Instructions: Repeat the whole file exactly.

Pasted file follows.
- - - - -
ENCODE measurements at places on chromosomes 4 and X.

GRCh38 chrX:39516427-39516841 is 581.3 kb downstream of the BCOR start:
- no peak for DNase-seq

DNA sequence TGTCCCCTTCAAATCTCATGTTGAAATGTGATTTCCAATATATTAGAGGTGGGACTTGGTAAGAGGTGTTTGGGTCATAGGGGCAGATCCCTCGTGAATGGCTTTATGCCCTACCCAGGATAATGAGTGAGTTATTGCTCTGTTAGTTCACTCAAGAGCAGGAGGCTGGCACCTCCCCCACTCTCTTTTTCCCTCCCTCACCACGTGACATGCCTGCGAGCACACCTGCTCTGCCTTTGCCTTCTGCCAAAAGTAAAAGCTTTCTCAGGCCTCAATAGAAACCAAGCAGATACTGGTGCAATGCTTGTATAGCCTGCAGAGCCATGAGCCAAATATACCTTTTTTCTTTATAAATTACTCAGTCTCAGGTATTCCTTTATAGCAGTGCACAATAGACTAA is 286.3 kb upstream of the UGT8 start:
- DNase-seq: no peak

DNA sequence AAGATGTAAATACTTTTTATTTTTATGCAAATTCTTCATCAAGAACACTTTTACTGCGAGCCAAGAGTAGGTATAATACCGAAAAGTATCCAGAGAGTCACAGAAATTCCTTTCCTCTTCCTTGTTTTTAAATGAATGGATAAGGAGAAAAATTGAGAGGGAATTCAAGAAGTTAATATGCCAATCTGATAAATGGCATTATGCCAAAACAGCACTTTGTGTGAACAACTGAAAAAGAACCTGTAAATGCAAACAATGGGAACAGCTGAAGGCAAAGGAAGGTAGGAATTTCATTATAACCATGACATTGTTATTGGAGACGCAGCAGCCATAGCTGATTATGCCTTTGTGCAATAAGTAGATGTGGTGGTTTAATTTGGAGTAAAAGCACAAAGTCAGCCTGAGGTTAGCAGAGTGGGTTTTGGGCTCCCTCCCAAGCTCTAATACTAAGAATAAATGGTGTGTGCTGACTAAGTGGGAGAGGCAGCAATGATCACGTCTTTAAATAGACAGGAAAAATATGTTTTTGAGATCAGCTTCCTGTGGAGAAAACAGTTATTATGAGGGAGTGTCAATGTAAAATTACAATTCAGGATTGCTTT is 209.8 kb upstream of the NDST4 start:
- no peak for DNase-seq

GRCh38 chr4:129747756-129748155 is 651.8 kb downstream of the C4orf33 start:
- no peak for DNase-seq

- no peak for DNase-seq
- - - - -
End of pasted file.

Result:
ENCODE measurements at places on chromosomes 4 and X.

GRCh38 chrX:39516427-39516841 is 581.3 kb downstream of the BCOR start:
- no peak for DNase-seq

DNA sequence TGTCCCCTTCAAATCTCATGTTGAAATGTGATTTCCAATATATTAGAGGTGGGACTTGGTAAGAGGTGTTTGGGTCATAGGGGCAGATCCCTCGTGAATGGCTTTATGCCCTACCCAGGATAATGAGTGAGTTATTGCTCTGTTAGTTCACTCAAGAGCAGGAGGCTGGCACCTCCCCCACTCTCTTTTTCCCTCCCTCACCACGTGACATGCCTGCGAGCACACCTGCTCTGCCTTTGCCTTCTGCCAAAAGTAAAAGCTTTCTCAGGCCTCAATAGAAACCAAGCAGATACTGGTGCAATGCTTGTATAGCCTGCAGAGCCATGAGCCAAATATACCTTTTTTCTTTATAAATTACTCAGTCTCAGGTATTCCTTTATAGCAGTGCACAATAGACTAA is 286.3 kb upstream of the UGT8 start:
- DNase-seq: no peak

DNA sequence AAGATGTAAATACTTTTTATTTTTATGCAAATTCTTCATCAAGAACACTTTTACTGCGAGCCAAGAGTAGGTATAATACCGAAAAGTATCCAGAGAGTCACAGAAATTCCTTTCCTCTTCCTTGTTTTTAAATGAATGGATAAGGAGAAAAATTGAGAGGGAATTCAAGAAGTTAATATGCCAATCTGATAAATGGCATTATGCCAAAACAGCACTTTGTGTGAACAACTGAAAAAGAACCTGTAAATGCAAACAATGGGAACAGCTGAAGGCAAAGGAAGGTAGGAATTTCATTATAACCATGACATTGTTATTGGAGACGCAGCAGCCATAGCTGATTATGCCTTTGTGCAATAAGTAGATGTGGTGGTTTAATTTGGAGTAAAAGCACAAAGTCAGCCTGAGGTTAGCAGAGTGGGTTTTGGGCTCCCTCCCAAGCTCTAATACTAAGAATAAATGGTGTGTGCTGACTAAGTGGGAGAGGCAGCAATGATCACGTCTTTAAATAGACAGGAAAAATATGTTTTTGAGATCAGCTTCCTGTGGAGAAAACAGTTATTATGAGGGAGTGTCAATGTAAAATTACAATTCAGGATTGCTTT is 209.8 kb upstream of the NDST4 start:
- no peak for DNase-seq

GRCh38 chr4:129747756-129748155 is 651.8 kb downstream of the C4orf33 start:
- no peak for DNase-seq

- no peak for DNase-seq